HPV vaccine is provided free for women and girls aged 12-26 years through The National HPV Vaccination Program. Should older girls and women (over 26 years) also be vaccinated?
Human papillomavirus (HPV) is the main cause of cervical cancer and abnormal Pap smears. The virus is transferred by sexual contact and is very contagious – condoms give only partial protection. In most cases, the body clears the virus within 2 years. However, cervical cancer can occur if it persists.
There are over 100 types of this common virus but types 16 and 18 cause about 70% of cervical cancer. HPV vaccination gives excellent protection against these 2 strains.
The risk in older women
Older women generally have lower rates of infection with HPV, although new infections can still occur e.g. if you or your partner have a sexual encounter with another partner.
Some older women have already been infected by HPV types 16 or 18. However, despite previous infection, women may still be at risk of future infection with the same or different types of HPV.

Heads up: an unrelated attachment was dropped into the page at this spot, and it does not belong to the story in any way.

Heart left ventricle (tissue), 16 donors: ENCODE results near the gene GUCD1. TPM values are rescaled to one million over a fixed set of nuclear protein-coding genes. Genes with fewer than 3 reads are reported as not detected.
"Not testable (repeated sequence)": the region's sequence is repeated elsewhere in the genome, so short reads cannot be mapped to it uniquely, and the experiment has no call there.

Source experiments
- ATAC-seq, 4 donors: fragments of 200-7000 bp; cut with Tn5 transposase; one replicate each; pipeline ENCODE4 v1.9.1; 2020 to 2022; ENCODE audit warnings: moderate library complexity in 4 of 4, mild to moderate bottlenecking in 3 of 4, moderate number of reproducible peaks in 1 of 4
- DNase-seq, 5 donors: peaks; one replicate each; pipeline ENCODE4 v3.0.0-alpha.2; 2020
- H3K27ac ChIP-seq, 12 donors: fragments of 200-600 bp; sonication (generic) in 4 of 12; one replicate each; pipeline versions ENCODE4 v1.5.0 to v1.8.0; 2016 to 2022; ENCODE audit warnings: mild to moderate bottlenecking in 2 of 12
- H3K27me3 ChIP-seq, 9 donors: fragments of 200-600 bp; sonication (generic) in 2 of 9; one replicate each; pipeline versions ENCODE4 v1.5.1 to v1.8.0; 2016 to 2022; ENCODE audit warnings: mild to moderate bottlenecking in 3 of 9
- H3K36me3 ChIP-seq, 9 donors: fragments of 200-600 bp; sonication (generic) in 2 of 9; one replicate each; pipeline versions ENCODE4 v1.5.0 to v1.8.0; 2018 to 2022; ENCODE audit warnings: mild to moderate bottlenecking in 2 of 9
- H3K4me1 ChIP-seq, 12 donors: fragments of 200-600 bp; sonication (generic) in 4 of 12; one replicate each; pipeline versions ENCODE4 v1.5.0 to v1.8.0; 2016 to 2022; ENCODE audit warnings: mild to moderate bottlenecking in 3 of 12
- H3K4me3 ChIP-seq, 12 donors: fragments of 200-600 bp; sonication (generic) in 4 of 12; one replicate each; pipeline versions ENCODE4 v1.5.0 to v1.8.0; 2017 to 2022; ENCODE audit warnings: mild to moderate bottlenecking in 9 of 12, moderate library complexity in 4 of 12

The vaccine does not prevent all cervical cancers. It is still very important to keep up to date with regular Pap smears every 2 years until the age of 70.
A course of 3 injections
The vaccine is given as a course of 3 injections over 6 months. It provides high levels of immunity in this age group, much higher than from natural infection with the virus.
The vaccine is safe and well tolerated. Side effects are usually mild and may include pain, redness and swelling at the injection site and fever. Older women have less reactions than the younger age group.